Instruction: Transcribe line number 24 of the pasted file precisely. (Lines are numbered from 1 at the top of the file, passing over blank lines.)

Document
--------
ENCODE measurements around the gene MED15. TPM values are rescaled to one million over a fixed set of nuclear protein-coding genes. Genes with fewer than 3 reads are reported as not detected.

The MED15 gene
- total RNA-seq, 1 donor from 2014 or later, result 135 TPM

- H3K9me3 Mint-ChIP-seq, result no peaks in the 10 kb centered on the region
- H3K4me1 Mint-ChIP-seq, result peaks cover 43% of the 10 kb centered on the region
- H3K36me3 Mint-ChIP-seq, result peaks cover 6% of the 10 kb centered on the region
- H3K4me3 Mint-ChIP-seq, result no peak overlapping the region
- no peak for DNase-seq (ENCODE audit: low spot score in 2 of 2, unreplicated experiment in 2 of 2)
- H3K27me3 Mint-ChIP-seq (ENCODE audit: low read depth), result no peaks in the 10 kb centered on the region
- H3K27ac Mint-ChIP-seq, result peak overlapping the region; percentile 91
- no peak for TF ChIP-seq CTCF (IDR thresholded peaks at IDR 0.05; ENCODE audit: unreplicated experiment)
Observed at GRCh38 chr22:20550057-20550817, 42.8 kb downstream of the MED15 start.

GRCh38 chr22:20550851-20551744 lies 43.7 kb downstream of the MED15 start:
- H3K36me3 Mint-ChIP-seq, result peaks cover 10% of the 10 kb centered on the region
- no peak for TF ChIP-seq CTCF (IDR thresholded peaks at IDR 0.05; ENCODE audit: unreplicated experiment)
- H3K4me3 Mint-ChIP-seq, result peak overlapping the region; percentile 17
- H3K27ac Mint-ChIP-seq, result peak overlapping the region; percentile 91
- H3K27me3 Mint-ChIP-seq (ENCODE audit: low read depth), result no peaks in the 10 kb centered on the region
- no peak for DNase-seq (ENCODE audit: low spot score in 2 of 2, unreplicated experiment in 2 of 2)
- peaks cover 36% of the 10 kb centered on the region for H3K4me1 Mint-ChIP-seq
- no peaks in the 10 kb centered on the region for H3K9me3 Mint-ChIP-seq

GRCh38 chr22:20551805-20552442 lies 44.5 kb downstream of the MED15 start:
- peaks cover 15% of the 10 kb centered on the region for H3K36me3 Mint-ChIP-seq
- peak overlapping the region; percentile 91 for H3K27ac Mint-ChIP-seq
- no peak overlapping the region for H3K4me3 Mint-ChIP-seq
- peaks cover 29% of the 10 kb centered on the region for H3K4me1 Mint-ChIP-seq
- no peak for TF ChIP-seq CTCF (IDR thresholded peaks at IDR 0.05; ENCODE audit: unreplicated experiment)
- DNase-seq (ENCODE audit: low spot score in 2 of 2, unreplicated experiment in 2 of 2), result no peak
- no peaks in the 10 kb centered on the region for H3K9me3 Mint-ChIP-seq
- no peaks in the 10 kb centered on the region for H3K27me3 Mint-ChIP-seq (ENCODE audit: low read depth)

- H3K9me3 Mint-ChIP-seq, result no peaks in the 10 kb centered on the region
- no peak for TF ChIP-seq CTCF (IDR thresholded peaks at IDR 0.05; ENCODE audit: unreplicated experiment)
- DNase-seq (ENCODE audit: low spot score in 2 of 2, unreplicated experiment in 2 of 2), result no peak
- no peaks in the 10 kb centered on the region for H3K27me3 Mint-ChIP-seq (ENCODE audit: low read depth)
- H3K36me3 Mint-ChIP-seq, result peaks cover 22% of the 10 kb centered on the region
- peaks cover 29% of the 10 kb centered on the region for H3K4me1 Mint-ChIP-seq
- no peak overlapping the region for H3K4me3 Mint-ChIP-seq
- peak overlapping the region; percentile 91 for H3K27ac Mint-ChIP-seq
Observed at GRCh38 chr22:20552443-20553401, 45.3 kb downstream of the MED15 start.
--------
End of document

- peak overlapping the region; percentile 91 for H3K27ac Mint-ChIP-seq